74-year-old Wimberley man donates kidney to stranger to 'end someone's suffering'

Many living kidney donors give to someone they know, a family member or friend. There are also altruistic donors, who donate to strangers.

"I still see myself as the delivery system," said Tom Duncan, of Wimberley. "I am not the great act. I am the small act of great love. So, that’s the part of me that I’m carrying with me, that’s really pretty special."

That act of great love for the 74-year-old grandfather was donating a kidney to someone he has never met, in an effort to save a life.

"If I had it to do over again, I wouldn’t have waited so long," said Duncan.

He was inspired to give the gift of life after his good friend went into kidney failure, and had to go on dialysis. But, when another donor was chosen for his friend, Duncan realized he could still help someone else.

"So, what I did, I stepped back and really re-thought this, why was I doing this," he asked himself. "And, the answer was simply to end someone’s suffering."

After undergoing rigorous medical tests and being cleared by doctors, on Dec. 6, 2022, Duncan had a kidney removed at the Kidney Transplant Center at St. David’s North Austin Medical Center. All he knows about the recipient is that they live in the greater Austin area.

"It's really wonderful to know that there are people like this, that are out there, that are willing to help others and in many cases they'll never meet," said Dr. Koushik Shaw, a living donor surgeon for the National Kidney Registry at St. David’s North Austin Medical Center.

Dr. Shaw was Duncan’s surgeon. He said, if you’re healthy, don’t let age hold you back from giving.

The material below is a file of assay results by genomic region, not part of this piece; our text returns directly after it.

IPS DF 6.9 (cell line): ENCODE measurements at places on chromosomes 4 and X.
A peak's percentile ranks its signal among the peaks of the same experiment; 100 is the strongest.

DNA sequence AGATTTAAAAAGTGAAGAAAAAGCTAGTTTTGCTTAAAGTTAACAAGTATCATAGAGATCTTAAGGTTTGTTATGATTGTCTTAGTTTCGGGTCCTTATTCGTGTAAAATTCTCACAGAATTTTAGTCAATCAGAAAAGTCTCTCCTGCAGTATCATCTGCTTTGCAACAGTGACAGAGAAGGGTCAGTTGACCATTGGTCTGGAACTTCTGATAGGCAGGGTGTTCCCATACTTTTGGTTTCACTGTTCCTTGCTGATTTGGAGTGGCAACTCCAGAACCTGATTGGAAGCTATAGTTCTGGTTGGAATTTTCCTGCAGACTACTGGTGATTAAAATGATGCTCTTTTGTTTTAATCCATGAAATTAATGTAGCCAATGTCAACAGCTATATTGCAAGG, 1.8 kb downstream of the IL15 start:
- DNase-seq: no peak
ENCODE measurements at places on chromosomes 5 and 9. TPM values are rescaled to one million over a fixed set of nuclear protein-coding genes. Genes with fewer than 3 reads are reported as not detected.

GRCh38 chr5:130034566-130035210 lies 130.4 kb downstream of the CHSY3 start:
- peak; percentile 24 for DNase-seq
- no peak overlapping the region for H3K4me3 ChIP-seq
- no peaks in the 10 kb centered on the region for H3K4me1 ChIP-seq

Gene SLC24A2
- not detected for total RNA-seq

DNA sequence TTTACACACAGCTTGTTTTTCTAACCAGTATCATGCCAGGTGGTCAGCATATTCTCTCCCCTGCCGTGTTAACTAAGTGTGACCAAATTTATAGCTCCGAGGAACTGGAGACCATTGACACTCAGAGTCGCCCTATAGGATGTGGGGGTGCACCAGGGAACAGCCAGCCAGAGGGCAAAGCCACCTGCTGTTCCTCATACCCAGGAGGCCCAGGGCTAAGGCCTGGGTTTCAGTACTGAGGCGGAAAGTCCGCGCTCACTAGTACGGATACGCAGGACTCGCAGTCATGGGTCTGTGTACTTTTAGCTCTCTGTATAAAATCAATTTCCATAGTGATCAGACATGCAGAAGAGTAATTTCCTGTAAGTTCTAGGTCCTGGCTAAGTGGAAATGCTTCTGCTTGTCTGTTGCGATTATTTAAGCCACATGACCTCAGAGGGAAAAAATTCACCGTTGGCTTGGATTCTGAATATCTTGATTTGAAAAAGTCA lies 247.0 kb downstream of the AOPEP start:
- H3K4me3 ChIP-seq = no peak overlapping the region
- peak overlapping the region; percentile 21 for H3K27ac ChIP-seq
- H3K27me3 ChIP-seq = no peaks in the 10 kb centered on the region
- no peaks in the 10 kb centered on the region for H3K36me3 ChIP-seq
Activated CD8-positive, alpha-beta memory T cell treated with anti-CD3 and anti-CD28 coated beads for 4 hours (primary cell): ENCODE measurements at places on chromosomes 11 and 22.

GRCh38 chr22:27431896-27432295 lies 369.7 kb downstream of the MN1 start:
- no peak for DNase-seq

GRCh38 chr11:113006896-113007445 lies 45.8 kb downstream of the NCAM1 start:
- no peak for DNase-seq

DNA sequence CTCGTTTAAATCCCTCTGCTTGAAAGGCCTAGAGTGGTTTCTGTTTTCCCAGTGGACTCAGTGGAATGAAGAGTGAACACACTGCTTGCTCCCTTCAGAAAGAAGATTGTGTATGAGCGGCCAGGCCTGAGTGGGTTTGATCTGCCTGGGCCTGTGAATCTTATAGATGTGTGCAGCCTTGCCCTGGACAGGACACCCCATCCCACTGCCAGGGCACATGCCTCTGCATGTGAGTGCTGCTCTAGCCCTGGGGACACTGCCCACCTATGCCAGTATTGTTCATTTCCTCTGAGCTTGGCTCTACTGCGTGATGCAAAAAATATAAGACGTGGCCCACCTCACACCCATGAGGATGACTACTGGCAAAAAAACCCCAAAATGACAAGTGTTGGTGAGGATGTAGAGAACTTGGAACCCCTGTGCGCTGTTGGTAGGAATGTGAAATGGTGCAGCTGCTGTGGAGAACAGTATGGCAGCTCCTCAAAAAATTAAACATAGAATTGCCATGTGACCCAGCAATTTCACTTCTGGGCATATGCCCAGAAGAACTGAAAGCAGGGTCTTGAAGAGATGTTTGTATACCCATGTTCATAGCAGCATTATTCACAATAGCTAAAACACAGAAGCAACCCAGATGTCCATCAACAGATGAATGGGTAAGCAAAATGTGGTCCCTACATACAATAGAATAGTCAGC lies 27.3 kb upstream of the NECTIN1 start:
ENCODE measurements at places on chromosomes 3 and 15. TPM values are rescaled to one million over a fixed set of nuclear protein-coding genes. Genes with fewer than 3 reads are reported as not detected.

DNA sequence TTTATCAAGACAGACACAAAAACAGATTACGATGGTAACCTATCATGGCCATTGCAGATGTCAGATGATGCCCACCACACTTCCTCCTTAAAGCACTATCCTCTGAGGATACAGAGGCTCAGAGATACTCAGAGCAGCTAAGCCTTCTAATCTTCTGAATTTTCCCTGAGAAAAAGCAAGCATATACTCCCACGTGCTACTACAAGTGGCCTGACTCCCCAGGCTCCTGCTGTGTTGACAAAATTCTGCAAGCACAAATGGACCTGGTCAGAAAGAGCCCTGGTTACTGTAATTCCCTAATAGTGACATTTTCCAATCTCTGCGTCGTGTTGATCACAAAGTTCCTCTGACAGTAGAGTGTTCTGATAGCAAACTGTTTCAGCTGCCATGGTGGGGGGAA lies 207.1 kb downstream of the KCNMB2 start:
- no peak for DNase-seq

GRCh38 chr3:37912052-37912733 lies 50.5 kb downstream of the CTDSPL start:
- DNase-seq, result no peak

"Many, many studies have come out to show that as long as these patients continue to live a healthy lifestyle in terms of diet, exercise, weight management, lack of smoking, drinking alcohol in moderation. They're expected to live as long if not longer than the average population, even after giving up a kidney," he said.

A little more than two-months post-surgery, Duncan said he’s feeling great.

"I’m 100-percent," he said. "In 11 days, I was off all painkillers including Tylenol. Started walking 2 ½ miles again, that’s my daily routine. I’m not limited to anything."

About a month before the surgery, Duncan sent his recipient a note, through the transplant coordinator.

"I said, please don’t worry. Everything’s going to be okay. I’m sure of this, I really am. And, just signed it, love Tom."

He sent another note after the surgery wishing his recipient well and letting them know he was doing well, too. He included his name and phone number in case the recipient ever wanted to contact him.

"That would be a real plus," said Duncan. "But, that’s bonus material."

According to the United Network for Organ Sharing, close to 90,000 Americans are on the transplant waiting list for a kidney. In Texas, that number is almost 10,000. 

The wait for a kidney from a deceased donor can be three to five-years or longer, depending on the transplant center. It’s time many people, whose kidneys are failing them, don’t have.

If you’d like to learn more about becoming a living kidney donor, click here.